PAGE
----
It almost was not necessary to light candles this Hanuka. With a forest fire raging across northern Israel the eternal lesson of light amid the darkness was all too cruelly laid before my eyes. As I navigated through the Galilee woods on the second night of the eight day holiday, the western sky glowed a cheerless orange shade. A more reassuring fire was waiting at the end of the navigation. Tired and cold soldiers huddled around a late night campfire, a very different amber shine radiating off the faces of these modern Maccabees. The reflected light in the Galilean hills reminded me of the legacy of the original Maccabees, and the privilege I have to be serving in the defense force of the first Jewish state since Judah and his brothers took up arms against the Greeks so many centuries ago.
One night later and I was again seeking light amid the darkness. My unit spent the Hanukah weekend on the southern border with Egypt, charged with stopping infiltrators from crossing into Israel. Darkness is the border smugglers only hope for evading our watch and so the cold night hours required careful vigilance. For hours I looked for any sign of light, any indication that a Beduin smuggler may be silently approaching the flimsy border marking.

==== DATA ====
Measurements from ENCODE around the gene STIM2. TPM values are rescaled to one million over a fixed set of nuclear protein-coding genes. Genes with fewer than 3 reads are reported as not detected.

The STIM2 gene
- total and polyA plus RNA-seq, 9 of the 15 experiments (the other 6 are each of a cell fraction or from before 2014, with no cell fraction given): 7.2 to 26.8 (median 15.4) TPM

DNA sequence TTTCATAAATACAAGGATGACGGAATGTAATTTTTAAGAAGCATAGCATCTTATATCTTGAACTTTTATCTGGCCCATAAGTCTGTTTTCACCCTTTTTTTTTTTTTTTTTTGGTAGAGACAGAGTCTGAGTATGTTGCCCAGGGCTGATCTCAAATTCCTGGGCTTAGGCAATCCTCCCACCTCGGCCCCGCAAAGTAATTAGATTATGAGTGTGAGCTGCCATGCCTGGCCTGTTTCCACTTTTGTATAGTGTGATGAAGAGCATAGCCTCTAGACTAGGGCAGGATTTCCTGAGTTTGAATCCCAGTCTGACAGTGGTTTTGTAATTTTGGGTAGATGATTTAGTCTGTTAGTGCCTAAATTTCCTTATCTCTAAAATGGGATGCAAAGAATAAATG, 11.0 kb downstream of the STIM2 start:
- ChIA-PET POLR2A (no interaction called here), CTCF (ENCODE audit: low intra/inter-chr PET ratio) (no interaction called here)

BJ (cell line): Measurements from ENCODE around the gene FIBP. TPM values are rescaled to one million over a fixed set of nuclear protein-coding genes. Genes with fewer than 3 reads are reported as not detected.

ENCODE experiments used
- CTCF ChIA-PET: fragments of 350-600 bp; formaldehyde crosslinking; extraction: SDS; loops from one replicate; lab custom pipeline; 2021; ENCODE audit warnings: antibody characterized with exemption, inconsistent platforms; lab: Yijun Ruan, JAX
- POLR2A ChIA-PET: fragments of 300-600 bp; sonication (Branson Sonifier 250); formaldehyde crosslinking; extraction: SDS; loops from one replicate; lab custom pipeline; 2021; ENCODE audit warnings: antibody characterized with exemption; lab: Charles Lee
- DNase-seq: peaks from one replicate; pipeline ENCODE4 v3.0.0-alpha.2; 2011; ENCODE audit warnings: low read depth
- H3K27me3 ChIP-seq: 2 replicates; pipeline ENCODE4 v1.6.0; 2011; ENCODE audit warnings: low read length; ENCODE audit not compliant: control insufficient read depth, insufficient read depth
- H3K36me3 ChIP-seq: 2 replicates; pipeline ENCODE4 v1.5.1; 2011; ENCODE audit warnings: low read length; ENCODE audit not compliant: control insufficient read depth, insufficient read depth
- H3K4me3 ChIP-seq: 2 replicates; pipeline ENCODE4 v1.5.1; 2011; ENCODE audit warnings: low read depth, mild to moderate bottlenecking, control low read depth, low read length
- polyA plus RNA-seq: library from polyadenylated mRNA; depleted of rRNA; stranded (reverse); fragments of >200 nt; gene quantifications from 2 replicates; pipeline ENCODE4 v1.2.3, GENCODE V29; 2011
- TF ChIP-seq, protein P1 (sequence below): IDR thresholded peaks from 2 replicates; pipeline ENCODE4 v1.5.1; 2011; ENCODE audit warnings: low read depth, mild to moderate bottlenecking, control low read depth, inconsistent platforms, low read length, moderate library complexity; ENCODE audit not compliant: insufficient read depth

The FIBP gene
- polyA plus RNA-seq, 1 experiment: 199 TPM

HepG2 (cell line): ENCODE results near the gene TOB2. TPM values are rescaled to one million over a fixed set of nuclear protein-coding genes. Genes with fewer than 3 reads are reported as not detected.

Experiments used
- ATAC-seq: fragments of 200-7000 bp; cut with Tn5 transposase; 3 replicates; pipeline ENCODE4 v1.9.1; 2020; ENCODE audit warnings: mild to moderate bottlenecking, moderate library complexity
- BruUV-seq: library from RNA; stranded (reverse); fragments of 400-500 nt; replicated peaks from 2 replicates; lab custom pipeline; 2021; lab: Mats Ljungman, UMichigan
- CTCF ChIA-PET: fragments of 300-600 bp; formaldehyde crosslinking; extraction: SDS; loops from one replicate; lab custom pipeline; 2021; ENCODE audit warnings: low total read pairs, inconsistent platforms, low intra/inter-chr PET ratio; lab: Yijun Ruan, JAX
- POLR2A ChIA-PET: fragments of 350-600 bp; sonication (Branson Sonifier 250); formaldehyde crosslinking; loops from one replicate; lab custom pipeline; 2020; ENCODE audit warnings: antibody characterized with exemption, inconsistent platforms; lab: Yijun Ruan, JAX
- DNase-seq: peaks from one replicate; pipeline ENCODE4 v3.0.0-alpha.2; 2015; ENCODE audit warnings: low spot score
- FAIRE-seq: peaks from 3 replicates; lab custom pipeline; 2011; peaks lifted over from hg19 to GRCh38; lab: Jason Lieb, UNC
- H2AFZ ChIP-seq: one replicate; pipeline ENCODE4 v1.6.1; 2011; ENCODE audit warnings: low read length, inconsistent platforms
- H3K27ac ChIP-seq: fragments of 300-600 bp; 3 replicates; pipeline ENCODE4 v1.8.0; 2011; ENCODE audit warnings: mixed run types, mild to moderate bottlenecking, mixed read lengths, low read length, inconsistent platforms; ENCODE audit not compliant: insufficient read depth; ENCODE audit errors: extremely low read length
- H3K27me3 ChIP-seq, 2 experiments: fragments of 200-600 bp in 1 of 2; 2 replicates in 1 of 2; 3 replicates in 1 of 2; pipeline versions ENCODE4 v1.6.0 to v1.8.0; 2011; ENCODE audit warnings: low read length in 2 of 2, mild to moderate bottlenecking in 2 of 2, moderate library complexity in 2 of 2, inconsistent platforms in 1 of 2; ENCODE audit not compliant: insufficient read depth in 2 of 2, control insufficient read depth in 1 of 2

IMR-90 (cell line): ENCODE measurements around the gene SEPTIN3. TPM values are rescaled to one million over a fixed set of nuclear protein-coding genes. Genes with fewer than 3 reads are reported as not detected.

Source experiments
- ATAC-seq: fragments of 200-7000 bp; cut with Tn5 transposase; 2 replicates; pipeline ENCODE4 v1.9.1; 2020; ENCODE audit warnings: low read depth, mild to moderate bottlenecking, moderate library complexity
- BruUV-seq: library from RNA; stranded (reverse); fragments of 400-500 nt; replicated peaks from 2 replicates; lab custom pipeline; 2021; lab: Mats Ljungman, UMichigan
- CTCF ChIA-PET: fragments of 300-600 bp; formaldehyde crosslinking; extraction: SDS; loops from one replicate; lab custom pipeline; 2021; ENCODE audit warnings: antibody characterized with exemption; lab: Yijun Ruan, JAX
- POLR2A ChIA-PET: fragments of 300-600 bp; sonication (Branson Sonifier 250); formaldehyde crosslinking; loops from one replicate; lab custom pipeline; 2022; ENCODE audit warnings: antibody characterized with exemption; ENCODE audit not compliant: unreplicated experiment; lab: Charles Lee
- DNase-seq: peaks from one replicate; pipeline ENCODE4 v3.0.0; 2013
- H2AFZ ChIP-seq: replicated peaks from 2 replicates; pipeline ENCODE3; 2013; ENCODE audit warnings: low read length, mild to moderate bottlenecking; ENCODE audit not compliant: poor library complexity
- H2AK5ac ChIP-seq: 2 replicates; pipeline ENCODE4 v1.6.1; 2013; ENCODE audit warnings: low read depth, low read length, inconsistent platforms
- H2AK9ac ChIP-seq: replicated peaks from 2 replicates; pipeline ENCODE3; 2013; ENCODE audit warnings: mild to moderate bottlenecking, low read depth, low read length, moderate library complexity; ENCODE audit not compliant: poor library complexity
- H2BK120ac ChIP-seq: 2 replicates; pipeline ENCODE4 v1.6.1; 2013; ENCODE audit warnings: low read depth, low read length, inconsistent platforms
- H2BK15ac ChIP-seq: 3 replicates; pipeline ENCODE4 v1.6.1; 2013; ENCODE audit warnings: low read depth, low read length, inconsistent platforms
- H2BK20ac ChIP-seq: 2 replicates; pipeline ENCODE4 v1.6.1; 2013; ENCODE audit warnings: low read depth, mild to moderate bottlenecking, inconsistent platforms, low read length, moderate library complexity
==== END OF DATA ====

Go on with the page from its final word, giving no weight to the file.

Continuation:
The light of a thousand distant suns provided a dazzling distraction from the repressive gloom. Another distraction came from a soaring fortress of light, a nighttime apparition formed from the red and green antenna beams of a distant IDF base. The most distracting lights, however, were kindled in my memories by the sight of the stubby Hanukah and shabbat candles, stalwart sentries whose flickering light guarded over us guardsmen. The candles reminded me of family and friends standing by my side on so many holiday and friday nights. My Hanukah on the Egyptian border became part of that continuum, new lights glowing along the dark pathways of my mind.
Theodore Herzl, the prophet and proponent of political Zionism, famously envisioned Arab and Jewish harmony in the future Jewish state. His utopia has yet to come to pass. Thanks to an innovative Arab pastry chef, however, this Hanukah some may get a taste of Herzl's vision by biting into a hummusganiah. The name says it all, a combination of the classic Hanukah sufgania (jelly doughnut) with the region's most famous spread, hummus. I cannot think of a better cross-cultural confection to embrace this holiday. With thanks to the Yediot Ahronot Hebrew newspaper for bringing the hummusganiah to my attention.
In Jewish folklore, 'Kefitzat Haderech,' the shortening of the way, is the ability to travel with unnatural speed, to be in one place and then suddenly appear in another.
Kefitzat Haderech is now the notes of a former grad student, no longer traveling across Asia as he prepares for life as an Israeli combat soldier. Insights on Garin Tzabar, Gibushim and the Israeli Army.